“Tending to a Grave”
“Two Canadian soldiers care for the grave of a fallen comrade. White stones, a wooden cross, and the deceased’s helmet act as grave markers.”
George Metcalfe Archival Collection.
I look out my window and wonder what this world was like 100 years ago.
There were no computers, fewer cars, no cellphones, no internet, no televisions. Letters were popular, as were newspapers and radios. Snapshot cameras were just beginning to make an appearance in the general population.
And there was no memory of the events we think about on this day. War itself was not new. But people had no knowledge of what “modern war” entailed.
100 Years Ago.
Was there conflict in the air? Were the signs all there? Did they recognize the signs at all? Maybe.
Perhaps they worried that war was coming. Perhaps they watched the developments in Europe with a sense of unease.
If they could have seen the new realities the war would bring…
November 11, 1913 – what did you know?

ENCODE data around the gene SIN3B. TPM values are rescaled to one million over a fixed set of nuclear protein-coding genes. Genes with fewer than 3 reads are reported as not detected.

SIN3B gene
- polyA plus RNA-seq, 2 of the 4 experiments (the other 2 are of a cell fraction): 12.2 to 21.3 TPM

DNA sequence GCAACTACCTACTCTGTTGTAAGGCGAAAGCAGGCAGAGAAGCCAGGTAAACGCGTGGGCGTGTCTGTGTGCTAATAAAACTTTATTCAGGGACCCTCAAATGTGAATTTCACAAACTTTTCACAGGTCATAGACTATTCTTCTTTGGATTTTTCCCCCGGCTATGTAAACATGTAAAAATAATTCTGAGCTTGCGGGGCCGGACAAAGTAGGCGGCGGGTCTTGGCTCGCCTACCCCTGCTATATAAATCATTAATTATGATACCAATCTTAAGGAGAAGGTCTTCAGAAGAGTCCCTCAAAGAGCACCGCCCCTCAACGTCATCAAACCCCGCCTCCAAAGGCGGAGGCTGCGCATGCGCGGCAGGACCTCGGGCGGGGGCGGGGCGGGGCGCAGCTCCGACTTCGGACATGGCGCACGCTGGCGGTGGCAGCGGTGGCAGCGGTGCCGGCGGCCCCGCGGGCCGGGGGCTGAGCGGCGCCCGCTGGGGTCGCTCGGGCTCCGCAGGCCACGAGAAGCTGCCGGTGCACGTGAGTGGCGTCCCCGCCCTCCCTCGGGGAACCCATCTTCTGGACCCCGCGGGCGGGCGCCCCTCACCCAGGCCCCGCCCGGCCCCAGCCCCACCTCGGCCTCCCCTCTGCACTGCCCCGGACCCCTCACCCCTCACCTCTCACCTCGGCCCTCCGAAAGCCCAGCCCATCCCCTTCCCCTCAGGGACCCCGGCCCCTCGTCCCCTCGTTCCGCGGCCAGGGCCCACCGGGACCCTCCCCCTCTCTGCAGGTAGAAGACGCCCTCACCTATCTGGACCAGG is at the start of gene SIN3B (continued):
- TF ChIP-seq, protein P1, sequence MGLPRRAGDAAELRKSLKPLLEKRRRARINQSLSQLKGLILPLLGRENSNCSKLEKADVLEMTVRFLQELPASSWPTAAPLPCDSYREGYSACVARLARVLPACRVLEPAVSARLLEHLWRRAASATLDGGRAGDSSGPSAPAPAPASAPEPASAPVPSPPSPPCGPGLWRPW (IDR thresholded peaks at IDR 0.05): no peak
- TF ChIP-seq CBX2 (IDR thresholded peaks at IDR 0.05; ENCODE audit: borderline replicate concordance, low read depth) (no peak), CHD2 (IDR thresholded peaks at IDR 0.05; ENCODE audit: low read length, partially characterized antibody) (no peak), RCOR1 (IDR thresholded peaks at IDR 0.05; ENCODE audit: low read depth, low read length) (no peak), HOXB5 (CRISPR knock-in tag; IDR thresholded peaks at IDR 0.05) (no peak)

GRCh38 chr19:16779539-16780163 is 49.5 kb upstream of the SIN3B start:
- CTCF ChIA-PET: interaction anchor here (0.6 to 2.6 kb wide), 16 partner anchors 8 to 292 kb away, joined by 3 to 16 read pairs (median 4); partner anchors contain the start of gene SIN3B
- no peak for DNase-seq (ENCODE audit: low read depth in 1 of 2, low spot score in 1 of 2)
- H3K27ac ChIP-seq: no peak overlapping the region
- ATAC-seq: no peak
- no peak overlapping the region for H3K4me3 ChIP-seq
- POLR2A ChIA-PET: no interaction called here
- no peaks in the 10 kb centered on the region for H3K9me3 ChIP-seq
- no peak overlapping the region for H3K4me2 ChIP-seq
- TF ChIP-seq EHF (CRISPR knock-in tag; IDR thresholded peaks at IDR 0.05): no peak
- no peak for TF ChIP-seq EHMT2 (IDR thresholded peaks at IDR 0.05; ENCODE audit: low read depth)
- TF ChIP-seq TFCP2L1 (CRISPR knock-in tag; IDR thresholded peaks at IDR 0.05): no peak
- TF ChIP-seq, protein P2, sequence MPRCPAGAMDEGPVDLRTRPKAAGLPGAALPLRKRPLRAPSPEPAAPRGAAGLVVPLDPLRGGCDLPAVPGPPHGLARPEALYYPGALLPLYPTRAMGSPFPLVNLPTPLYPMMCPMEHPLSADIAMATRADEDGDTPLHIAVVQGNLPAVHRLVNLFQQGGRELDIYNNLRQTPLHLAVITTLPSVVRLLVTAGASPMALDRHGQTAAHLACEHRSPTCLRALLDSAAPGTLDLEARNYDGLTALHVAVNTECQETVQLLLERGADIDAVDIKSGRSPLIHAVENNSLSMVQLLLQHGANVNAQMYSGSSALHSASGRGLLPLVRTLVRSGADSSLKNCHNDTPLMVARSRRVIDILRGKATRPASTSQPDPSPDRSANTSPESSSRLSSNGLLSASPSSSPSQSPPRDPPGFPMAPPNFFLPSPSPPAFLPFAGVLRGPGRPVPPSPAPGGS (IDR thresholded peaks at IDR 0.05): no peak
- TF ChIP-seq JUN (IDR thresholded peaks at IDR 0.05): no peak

100 Years Ago.
You could not know that over the course of the next 5 years, millions of men would die. Millions more would be wounded. Fathers, brothers, sons, friends. They would leave your homes; never to return again.
You never imagined that in 1 year, or 2 or 5 you would lie cold, alone and scared in a field in France. Far from your family. far from your sweetheart. Would they be alright? Would they remember you?
You planned to become a scientist. A writer. A Father. A teacher. You can’t know that you won’t live to see your 20th Birthday. Let alone 30 or 50 or 60.
In less than 1 year, 1914, a war will start that will forever change Your World. Your men will never be the same (even those who make it home). Your women, your children? They may not have fought with guns and shells, but there World is forever altered.
The lives they could have had, should have had, lie broken and abandoned in the muddy fields of France. What do shattered dreams look like? I’ve seen pictures; read accounts. You soon will know firsthand.
But 100 years ago nobody knew.